Background Reading: 6-F: Shell Condition
As explained elsewhere in this website, a shell in good condition means very little. But a shell with damage is a big red flag. Small spiderwebbing and tiny cracks will not likely cause the tub to leak because the acrylic is only a thin membrane stretched over a more robust fiberglass shell, but it may affect the aesthetics. All-out cracks and blisters are an indication that the shell is beginning to fail, and will only get worse unless professionally dealt with on time (often an impossible or cost-prohibitive repair).
-Check along the waterline for chemical etching. This white line is shell damage, and cannot be removed by scrubbing.
-Metallic and pearlescent colours are more prone to crazing (cosmetic only), and the top sill part of the hot tub is where this sort of damage is most evident. Shift your head back and forth using the sun or a flashlight to cause a reflection to check for spiderwebbing, crazing and small fissures. These cannot be buffed out.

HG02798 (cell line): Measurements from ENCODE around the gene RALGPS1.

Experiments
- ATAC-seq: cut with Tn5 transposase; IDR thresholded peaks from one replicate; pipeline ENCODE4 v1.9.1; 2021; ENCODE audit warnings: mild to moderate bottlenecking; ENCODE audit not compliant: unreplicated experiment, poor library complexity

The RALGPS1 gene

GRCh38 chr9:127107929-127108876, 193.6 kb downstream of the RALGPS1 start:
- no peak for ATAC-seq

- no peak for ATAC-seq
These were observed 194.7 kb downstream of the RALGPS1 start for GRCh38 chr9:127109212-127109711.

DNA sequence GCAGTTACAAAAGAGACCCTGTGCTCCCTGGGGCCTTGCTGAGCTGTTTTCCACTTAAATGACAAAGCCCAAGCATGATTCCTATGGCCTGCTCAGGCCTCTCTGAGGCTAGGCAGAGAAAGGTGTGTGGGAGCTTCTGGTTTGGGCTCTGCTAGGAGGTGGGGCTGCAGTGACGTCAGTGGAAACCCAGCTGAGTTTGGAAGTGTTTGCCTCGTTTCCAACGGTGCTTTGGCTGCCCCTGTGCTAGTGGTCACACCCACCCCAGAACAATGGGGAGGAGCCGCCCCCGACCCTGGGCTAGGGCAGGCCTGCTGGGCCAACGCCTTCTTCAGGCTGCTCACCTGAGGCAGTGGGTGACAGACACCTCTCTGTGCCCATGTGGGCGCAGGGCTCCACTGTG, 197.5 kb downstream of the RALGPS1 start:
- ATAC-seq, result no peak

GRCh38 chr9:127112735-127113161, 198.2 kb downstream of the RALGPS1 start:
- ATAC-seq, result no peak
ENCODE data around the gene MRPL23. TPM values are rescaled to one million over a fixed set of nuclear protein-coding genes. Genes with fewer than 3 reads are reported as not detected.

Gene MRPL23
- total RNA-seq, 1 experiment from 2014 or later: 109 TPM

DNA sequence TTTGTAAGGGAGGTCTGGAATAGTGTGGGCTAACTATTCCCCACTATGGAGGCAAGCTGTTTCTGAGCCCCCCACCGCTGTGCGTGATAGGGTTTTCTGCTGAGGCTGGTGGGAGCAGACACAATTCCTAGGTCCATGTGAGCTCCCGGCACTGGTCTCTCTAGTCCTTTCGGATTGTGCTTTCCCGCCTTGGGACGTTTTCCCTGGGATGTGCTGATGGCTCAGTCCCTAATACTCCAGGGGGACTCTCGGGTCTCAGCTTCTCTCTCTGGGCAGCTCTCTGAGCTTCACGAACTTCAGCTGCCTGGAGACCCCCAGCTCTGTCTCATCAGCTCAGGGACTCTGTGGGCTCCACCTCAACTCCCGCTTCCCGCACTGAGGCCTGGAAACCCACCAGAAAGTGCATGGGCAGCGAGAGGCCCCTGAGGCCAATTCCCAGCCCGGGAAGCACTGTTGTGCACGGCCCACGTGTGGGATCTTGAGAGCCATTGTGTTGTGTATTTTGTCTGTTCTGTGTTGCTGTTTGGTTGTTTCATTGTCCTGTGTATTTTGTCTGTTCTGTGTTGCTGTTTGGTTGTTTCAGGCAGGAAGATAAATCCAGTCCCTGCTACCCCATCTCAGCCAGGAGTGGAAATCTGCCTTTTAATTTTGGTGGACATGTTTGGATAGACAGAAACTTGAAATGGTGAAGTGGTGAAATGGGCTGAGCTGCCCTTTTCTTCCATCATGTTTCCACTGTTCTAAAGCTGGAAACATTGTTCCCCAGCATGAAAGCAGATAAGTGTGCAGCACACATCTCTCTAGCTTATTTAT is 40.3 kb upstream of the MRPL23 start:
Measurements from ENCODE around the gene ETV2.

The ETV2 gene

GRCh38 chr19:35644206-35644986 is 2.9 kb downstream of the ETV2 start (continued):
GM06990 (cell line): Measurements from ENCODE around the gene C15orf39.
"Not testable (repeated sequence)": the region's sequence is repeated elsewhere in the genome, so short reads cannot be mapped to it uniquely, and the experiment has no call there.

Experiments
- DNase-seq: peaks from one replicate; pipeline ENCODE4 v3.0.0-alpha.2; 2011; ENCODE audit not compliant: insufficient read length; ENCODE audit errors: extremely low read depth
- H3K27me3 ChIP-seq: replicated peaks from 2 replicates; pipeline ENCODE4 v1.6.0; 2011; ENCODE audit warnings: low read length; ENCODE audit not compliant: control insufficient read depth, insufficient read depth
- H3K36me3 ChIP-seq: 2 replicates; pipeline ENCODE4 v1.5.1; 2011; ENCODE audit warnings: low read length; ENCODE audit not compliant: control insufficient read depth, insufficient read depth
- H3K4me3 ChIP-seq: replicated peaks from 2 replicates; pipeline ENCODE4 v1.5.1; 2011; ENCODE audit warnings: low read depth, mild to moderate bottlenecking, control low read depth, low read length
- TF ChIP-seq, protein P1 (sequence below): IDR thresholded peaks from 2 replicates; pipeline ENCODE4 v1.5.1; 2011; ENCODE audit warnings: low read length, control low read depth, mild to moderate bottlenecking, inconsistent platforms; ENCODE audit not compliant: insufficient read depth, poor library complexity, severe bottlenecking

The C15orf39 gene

-Check under the shell sill (where you can see where the acrylic and fiberglass are bonded) to look for signs of delamination.
-Carefully inspect the deepest concave corners and the floor perimeter for thinned-out or cracked acrylic or blisters.
-Check for all-out cracks (longer lines, sometimes with raise edges) These are likely to spread and grow as the tub ages
-Check to see if any dry areas are lighter than the wet areas. Faded shells don’t look faded when they’re wet.
-It’s sometimes hard to notice shell damage when it’s full of water, so look very carefully, don’t just do a quick glance.